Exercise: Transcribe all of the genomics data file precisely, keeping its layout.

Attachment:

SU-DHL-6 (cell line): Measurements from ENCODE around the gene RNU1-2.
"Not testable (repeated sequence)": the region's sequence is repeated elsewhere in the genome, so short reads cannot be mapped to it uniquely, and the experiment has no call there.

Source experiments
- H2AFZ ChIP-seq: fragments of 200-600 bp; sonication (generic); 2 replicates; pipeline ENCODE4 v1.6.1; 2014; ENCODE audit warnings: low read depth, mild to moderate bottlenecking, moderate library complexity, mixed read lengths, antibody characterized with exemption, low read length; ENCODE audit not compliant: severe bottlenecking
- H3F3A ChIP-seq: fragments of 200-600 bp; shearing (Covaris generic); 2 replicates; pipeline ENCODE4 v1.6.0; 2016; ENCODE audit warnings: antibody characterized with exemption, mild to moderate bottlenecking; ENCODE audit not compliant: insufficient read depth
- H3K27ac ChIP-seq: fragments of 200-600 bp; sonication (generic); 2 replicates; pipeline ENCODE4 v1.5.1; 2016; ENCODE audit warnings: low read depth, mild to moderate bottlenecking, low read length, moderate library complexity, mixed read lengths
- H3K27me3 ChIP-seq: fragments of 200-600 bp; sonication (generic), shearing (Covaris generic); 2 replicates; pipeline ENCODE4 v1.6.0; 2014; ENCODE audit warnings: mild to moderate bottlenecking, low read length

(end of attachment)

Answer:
SU-DHL-6 (cell line): Measurements from ENCODE around the gene RNU1-2.
"Not testable (repeated sequence)": the region's sequence is repeated elsewhere in the genome, so short reads cannot be mapped to it uniquely, and the experiment has no call there.

Source experiments
- H2AFZ ChIP-seq: fragments of 200-600 bp; sonication (generic); 2 replicates; pipeline ENCODE4 v1.6.1; 2014; ENCODE audit warnings: low read depth, mild to moderate bottlenecking, moderate library complexity, mixed read lengths, antibody characterized with exemption, low read length; ENCODE audit not compliant: severe bottlenecking
- H3F3A ChIP-seq: fragments of 200-600 bp; shearing (Covaris generic); 2 replicates; pipeline ENCODE4 v1.6.0; 2016; ENCODE audit warnings: antibody characterized with exemption, mild to moderate bottlenecking; ENCODE audit not compliant: insufficient read depth
- H3K27ac ChIP-seq: fragments of 200-600 bp; sonication (generic); 2 replicates; pipeline ENCODE4 v1.5.1; 2016; ENCODE audit warnings: low read depth, mild to moderate bottlenecking, low read length, moderate library complexity, mixed read lengths
- H3K27me3 ChIP-seq: fragments of 200-600 bp; sonication (generic), shearing (Covaris generic); 2 replicates; pipeline ENCODE4 v1.6.0; 2014; ENCODE audit warnings: mild to moderate bottlenecking, low read length